Thursday, June 4, 2015

Back To Civilization!

Jen and I have been back in civilization for about a month now--it's amazing how fast time goes by!  Blain and Mo Anderson brought Sailboat Bob over to the bay to take Jen and Feral home.  Thanks Blain and Mo for all the loading and unloading and carrying stuff up the big driveway!

Jen has been and will be flying her day job with Alaska Airlines when not puttering in the yard and wondering what other expensive house projects she can start while I'm out of town or distracted.

Caretaker Rick on his way to the barbershop.

Captain Rick, ready to fit into town life!

I stayed in the bay to wait for Mike and Sally Trotter and the lodge crew to bring their boats around and to assist in the transition to working mode at the lodge.  The last ten days at the lodge were very different for us as the hydro generator shorted out.  Things were just humming along normally when we got a low voltage alarm in the office.  I ran downstairs to find all the lights out and all the meters dead.  It took me about sixty seconds to run up to the hydro shed where I found smoke pouring out, the generator overspinning, and no power output at all.  I shut the water to the pelton wheel off and for the rest of our stay we had to run a gas generator to keep freezers cold and everything topped up.
It took a couple weeks, but Mike now has a new generator installed and power back to normal at the lodge.

I came back to Sitka with our neighbor Jacki to help her run 32-foot trawler back to Sitka.  (Jacki's husband Keith passed away unexpectly in late March.)  I had familiarized myself with the boat before we left and knew it had an electrical issue as well as a serious leak that I couldn't find.  But, the show must go on, so at 5 AM one beautiful, sunny, calm day, I showed up at the boat ready for the 90-nautical mile run to Sitka.  We stowed the last few items, took the canvas off the flying bridge, and singled up the dock lines.  I turned the key and and pressed the starter......we got a few rumbles out of the starter and then nothing.  We then started up the generator and turned on the battery charger and then hit the start button.......again the engine turned over slowly a few times and then nothing.  So, we let the charger run a few minutes, then hit the starter and the engine fired right up!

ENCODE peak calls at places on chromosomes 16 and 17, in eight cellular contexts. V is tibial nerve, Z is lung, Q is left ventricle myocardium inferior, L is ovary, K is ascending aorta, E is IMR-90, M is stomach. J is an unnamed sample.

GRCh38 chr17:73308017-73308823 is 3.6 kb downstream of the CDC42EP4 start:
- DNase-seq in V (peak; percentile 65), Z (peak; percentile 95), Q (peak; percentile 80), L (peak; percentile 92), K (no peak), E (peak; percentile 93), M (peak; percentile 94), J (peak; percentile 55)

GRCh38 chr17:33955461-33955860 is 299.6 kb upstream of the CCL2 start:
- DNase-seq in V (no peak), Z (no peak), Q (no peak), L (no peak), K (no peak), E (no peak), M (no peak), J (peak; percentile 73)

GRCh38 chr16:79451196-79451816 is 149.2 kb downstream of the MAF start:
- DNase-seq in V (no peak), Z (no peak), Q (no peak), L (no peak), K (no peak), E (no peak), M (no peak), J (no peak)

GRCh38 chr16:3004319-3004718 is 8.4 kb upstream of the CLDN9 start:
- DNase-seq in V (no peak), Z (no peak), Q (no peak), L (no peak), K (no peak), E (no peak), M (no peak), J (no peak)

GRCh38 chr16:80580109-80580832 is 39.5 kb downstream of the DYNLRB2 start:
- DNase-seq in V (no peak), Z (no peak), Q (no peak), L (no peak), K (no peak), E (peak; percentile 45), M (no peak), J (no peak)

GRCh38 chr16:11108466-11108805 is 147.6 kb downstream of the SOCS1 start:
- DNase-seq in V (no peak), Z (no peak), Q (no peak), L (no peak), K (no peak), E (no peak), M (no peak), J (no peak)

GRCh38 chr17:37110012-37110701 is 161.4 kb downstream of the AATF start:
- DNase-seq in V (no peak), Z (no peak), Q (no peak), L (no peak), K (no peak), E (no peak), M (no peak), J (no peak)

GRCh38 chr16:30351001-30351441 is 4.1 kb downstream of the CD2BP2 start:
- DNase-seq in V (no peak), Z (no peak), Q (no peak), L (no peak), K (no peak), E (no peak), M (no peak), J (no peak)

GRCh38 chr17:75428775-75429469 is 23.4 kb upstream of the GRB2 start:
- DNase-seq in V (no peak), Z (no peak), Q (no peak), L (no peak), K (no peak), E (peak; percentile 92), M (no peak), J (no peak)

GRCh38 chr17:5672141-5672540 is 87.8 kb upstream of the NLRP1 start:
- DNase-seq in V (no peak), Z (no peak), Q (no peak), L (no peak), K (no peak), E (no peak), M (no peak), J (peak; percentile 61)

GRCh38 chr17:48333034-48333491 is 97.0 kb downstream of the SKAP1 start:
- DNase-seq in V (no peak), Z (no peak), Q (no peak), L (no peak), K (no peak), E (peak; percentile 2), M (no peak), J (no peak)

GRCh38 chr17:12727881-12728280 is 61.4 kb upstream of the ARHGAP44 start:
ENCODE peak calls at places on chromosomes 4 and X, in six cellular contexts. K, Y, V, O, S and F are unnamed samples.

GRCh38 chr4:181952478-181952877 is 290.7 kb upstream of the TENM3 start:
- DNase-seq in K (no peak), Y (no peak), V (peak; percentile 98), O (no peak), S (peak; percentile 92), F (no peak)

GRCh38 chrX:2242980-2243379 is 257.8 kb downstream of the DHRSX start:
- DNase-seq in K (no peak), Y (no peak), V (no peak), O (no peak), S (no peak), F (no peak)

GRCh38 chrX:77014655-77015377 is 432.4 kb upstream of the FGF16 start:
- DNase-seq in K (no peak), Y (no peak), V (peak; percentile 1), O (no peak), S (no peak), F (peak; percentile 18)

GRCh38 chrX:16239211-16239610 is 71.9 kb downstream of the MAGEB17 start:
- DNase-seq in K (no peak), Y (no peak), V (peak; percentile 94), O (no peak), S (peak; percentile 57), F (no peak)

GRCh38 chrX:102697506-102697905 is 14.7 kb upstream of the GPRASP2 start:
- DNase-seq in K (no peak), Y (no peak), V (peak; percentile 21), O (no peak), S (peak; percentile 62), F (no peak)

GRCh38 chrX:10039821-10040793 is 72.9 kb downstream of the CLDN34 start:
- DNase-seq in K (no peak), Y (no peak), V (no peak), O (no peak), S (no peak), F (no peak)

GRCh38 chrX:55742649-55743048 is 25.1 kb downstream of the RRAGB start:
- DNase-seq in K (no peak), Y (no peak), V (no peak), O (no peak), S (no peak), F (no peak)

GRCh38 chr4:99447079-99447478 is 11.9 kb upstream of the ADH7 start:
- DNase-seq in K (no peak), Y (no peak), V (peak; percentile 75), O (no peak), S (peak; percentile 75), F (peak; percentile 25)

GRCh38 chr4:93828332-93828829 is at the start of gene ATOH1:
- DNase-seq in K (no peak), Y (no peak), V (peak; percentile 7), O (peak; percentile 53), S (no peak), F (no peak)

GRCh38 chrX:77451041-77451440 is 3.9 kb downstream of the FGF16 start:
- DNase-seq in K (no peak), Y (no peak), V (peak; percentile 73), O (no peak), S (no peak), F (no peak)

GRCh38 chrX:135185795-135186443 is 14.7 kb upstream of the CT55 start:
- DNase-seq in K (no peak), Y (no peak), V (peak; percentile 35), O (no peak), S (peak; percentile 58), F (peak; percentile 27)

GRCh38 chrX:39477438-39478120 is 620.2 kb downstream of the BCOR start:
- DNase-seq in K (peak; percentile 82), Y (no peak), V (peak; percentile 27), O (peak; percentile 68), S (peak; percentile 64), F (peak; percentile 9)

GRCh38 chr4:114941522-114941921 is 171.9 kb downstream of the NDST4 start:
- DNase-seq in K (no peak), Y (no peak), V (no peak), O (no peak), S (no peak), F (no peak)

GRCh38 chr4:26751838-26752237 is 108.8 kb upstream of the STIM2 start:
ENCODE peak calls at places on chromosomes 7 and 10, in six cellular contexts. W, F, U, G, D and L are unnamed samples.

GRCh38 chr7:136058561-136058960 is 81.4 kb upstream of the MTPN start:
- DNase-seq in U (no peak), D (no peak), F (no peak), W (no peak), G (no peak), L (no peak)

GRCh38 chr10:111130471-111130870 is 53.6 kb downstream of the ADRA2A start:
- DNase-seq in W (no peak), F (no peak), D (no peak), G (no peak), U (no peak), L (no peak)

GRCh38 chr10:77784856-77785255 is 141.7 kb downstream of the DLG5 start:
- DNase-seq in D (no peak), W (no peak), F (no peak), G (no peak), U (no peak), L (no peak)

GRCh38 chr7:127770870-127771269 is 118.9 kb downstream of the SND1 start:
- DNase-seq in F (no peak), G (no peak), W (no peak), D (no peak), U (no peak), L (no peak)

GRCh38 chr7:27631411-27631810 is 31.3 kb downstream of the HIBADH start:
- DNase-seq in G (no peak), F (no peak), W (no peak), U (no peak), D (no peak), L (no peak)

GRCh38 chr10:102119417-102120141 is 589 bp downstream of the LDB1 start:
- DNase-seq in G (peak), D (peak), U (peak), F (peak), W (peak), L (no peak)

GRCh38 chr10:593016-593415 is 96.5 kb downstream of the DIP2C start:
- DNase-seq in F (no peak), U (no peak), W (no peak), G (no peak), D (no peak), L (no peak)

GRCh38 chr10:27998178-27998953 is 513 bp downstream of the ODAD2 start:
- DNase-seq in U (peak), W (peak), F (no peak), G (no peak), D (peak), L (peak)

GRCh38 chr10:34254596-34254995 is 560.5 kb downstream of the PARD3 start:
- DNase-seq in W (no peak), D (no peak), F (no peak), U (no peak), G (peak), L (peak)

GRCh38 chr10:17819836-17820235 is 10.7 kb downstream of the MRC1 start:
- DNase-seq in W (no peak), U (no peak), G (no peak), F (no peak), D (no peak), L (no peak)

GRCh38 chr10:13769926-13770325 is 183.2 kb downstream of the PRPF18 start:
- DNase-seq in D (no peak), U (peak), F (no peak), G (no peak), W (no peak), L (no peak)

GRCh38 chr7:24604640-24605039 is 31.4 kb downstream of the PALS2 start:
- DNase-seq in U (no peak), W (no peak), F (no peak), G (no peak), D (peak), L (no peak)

Off we went into a mirror calm Chatham Strait.  The sun was just coming up as we left the bay and we could see spouts from humpback whales scattered around the strait.  The engine hummed along and four hours later we entered Peril Strait.  Within a few minutes, the engine rpm's kicked up and we got an audible voltage alarm.  I wasn't too concerned because once a diesel engine is running, it doesn't need electricity to keep running.  All seemed to be pretty stable, so we just kept going, watching the engine instruments like a hawk.  For the next nine hours, we had to hit the "mute alarm" button every two minutes..   While watching the instruments, I noticed that the engine coolant temperature, which had been rock solid at 178 degrees, started cooling off.  Before long, it was down to 90 degrees.  That's much better than running hot and it was probably just a sticky thermostat, but still something to watch and worry about on a boat you don't know well.

Sergius Narrows is at the outer end of Peril Strait.  A shallow, narrow channel with roaring currents as huge volumes of water run into and out of Peril Strait and Hoonah Sound, we hit it just at maximum ebb and had 5 or 6 kts of current pulling us in the direction we wanted to go.  In the whirlpools just past the narrows, suddenly we weren't going the direction we wanted to go.  I thought the autopilot had been overpowered, so shut it off to steer manually.  That's when I discovered that we had no steering.  As the boat twirled with the whirlpools, Jacki and I ran to the stern of the boat.  The access to the rudder was covered with barrels of fuel and water which we quickly untied and moved out of the way.  Once we could see into the compartment, I could see that the hydraulic steering ram had pulled out of a rotten, waterlogged bulkhead.  The bulkhead was so soft, there was no way to screw the ram back in.  As a bonus, I could now see the source of the water leak--probably 50 gallons an hour was coming in from the rudder bearing!  I eyed some 1 X 4's that had been covering the top of the steering compartment and asked Jacki if she had a saw.  She ran to get it and brought it back with two 1 X 1's.  As it turned out, the pieces she brought held the steering ram in place perfectly across the width of the compartment.  We steered gently by hand the remaining 4 hours and tied up in Sitka in daylight!

Polar Mist's new hard dodger.

 Polar Mist, the 54-foot sailboat I have been working on the last couple of summers is in Seattle's Delta boatyard.  The winter project list included a new hydronic heating system, removing the engine and auxillary, painting the engine room, rebuilding the auxillary and replacing the main engine, adding a hard dodger, painting the decks, and seemingly thousands of smaller items.  Like most boat projects turn out, we're over budget and behind schedule.  The boat should be back in the water in early July and we'll be finishing up projects in the slip in Seattle and doing some shake-down cruises in Puget Sound and the San Juan Islands.

Polar Mist's new 4-blade feathering max prop.